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Macbeth is first presented as a mature man of definitely established character, successful in certain fields of activity, and enjoying an enviable reputation. One must not conclude that all Macbeth's actions are predictable. Macbeth's character is made out of potentialities and the environment, and no one, not even Macbeth, can know all of his inordinate self-love. Macbeth is determined by a desire for temporal and mutable good.
Macbeth is driven in his conduct by an inordinate desire for worldly honors; his self emulation lies in buying golden opinions from all sorts of people. One must not deny Macbeth a human complexity of motives. For example, his fighting in Duncan's service is magnificent and courageous. Macbeth also rejoices in the success that crown his efforts in battle. Macbeth's services are also for his own glory. Macbeth says, "The service and the loyalty I owe, In doing it, pays itself." While Macbeth destroys Duncan's enemies, such motive work but are obscured in his consciousness by more vigorous urges. Macbeth by nature violently demands rewards. Macbeth fights courageously so he may be reported as a "valor's minion" and "Bellona's bridegroom." Macbeth values success because it brings fame, new titles, and royal favor. As long as these mutable goods fulfill his desires, which is the case until he covets the kingship, Macbeth is an honorable gentleman. Once Macbeth's self-love demands a satisfaction that cannot be honorably obtained, he employs dishonorable tactics to gain his selfish desires.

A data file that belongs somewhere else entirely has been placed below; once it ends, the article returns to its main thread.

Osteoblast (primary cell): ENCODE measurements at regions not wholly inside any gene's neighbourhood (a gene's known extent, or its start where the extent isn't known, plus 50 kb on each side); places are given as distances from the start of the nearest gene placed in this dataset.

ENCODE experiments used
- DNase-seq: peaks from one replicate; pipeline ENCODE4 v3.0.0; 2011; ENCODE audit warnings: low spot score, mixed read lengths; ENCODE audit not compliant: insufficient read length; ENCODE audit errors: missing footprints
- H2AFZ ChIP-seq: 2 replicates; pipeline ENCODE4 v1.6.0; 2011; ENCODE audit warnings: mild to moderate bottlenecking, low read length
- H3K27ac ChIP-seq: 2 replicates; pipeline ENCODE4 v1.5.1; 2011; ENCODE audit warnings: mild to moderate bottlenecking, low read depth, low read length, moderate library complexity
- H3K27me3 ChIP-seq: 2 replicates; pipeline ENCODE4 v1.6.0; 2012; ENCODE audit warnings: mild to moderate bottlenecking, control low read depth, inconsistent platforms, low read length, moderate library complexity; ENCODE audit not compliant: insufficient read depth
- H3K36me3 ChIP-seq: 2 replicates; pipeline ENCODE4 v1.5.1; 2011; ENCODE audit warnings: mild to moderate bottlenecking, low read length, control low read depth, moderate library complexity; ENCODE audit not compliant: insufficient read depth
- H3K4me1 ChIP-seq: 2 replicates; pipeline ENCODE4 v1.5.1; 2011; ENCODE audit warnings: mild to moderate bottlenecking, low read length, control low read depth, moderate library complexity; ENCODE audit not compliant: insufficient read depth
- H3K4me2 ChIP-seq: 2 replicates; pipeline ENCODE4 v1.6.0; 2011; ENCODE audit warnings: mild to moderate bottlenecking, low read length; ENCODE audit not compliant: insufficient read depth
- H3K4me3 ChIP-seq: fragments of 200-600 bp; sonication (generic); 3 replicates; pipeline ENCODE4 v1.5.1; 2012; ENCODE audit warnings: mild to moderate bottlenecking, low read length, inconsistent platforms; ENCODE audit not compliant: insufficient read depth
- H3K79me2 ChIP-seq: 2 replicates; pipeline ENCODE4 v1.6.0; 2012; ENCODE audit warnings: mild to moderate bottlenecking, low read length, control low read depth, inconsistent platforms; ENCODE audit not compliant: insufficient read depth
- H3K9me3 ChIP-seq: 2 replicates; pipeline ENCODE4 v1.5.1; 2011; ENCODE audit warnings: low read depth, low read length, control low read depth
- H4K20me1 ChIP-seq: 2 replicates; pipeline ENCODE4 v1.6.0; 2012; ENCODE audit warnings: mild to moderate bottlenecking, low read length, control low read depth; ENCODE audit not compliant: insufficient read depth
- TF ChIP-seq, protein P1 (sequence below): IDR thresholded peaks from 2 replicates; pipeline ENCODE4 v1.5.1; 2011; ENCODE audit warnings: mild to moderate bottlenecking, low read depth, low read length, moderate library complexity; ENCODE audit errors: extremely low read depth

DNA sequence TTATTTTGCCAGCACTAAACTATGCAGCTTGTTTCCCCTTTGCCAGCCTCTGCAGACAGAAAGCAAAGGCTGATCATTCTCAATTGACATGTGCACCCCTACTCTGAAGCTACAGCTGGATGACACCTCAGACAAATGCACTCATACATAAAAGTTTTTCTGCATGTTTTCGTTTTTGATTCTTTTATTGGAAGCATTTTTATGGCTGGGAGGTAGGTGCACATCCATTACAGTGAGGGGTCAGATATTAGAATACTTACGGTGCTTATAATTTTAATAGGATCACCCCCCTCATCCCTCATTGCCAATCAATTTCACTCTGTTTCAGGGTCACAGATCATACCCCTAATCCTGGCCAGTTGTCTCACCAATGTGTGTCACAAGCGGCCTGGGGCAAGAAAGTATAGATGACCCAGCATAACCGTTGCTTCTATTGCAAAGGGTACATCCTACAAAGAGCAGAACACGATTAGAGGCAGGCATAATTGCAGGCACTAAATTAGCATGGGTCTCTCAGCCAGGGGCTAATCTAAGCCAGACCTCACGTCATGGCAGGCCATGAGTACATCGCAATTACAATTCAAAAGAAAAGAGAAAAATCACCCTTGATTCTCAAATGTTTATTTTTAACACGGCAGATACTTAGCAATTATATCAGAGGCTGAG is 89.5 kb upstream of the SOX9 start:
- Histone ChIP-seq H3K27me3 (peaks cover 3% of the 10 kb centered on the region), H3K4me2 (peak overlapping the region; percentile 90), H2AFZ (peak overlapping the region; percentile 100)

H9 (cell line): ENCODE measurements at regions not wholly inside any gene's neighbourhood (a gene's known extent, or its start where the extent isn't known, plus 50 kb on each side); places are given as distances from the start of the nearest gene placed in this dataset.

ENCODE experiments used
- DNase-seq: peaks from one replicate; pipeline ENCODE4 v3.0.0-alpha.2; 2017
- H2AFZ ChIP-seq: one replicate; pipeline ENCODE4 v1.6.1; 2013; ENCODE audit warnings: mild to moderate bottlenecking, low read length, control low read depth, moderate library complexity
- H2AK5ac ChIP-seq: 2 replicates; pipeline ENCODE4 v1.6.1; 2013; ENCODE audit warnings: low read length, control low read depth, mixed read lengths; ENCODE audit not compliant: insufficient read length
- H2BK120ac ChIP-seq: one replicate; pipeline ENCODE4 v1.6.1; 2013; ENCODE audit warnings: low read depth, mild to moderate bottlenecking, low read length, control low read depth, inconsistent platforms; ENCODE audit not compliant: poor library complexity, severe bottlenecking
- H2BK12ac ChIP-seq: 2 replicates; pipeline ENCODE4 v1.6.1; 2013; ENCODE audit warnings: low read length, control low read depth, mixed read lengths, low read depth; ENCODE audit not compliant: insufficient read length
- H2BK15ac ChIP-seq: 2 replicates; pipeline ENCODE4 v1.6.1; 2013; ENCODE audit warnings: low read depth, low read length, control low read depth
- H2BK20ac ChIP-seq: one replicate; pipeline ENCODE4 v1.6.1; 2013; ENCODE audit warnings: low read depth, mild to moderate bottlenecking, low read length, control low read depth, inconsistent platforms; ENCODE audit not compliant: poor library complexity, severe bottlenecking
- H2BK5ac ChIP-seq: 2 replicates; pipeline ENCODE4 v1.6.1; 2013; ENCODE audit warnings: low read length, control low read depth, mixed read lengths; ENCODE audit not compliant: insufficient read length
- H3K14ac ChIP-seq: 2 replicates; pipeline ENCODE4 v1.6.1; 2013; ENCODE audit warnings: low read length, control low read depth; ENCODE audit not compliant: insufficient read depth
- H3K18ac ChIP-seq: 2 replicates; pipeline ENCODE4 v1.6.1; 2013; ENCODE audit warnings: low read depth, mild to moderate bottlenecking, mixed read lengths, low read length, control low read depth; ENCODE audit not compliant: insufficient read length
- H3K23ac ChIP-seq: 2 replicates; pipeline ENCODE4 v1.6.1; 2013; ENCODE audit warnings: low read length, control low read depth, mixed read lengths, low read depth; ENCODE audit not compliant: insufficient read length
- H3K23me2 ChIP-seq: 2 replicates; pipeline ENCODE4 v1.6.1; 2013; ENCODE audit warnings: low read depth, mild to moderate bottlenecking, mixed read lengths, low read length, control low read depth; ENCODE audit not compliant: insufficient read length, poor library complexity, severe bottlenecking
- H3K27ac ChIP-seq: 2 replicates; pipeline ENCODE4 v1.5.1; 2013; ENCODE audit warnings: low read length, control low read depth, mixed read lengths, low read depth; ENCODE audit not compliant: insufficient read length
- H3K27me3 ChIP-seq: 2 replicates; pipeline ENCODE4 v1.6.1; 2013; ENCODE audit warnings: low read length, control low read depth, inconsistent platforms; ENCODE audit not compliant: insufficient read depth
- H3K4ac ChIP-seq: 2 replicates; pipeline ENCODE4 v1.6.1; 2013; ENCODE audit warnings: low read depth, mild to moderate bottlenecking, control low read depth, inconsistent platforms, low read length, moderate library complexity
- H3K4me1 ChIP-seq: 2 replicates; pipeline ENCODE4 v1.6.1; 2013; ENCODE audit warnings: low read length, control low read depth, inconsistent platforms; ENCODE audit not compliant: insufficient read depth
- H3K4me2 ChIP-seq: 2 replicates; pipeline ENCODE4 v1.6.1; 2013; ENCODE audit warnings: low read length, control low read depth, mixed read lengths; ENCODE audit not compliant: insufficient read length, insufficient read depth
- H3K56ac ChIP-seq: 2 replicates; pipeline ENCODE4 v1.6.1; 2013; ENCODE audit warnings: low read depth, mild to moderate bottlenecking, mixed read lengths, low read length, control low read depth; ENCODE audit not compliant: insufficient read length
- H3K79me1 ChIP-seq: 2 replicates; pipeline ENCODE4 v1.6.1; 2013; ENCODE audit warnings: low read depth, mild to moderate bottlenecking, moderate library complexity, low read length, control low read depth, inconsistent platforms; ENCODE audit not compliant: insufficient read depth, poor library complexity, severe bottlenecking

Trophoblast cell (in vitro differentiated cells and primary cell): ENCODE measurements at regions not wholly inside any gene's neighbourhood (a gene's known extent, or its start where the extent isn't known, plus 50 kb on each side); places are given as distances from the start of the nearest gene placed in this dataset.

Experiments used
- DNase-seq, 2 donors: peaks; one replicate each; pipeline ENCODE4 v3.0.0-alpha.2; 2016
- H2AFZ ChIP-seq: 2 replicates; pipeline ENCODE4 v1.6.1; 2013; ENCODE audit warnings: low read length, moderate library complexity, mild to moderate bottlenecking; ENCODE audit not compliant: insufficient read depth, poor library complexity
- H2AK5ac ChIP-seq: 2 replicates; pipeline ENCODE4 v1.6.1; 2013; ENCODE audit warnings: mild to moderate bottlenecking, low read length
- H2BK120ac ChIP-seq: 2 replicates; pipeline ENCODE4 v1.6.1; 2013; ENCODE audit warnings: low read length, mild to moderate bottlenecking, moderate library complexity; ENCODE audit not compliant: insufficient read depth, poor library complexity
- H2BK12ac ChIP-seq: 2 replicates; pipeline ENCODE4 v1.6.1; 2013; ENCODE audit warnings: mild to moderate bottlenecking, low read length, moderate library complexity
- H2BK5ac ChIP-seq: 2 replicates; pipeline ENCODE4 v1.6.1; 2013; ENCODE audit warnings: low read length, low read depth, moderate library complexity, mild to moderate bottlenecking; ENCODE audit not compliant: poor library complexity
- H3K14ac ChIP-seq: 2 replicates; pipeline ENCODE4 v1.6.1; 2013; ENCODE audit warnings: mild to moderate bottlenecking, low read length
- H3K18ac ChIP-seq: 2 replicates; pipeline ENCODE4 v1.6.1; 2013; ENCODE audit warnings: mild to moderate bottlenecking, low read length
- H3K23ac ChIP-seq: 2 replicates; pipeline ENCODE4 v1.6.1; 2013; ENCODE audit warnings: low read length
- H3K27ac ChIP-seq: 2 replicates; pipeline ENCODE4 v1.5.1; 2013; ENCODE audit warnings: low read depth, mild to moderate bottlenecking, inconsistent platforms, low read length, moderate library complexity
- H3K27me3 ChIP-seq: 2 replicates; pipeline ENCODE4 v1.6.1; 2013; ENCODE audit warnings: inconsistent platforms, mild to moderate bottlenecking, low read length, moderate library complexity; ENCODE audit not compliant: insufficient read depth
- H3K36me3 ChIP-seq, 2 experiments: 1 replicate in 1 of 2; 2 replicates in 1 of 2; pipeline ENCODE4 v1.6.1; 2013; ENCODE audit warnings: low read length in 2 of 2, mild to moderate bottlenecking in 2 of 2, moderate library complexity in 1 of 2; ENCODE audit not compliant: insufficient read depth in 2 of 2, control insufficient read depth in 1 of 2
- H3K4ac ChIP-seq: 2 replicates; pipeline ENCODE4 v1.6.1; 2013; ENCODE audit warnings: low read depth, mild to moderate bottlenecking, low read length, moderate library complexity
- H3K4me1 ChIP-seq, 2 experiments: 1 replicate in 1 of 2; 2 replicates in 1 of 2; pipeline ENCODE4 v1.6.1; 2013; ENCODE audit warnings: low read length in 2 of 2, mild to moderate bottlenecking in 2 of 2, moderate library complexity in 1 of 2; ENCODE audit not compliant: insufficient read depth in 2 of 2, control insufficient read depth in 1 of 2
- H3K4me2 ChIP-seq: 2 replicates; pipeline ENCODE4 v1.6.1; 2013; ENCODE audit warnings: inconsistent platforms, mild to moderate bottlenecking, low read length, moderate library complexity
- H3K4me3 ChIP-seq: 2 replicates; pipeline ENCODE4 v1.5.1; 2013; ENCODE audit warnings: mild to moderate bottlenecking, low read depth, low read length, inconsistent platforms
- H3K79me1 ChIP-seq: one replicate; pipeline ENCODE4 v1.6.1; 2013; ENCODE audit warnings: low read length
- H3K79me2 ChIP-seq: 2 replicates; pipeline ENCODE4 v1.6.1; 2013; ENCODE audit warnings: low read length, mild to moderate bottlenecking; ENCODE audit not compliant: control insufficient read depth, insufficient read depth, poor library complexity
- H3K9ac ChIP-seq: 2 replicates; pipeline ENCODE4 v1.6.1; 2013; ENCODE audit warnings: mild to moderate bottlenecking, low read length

As Macbeth returns victoriously from battle, his self-love demands recognition of his greatness. The demonic forces of evil that drive Macbeth, symbolized by the witches, suggest to him to obtain the greatest mutable good he has ever desired, the kingdom. The witches observe Macbeth's expressions to understand the passions that are driving his dark desires he is so valiantly attempting to suppress. The witches predict Macbeth will be king. The witches can not compel Macbeth to do evil deeds, but they can use Macbeth's desire to become king to pervert his judgment of reason to corral him to choose temporal good. Macbeth's imagination and passions are so vivid under these evil impulses that "nothing is but what is not." Macbeth's reason becomes so impede that he judges, "These soliciting cannot be evil, cannot be good." Still Macbeth is provided with so much natural good that he is able to control his imagination and decide not to attempt any act that involves criminal actions.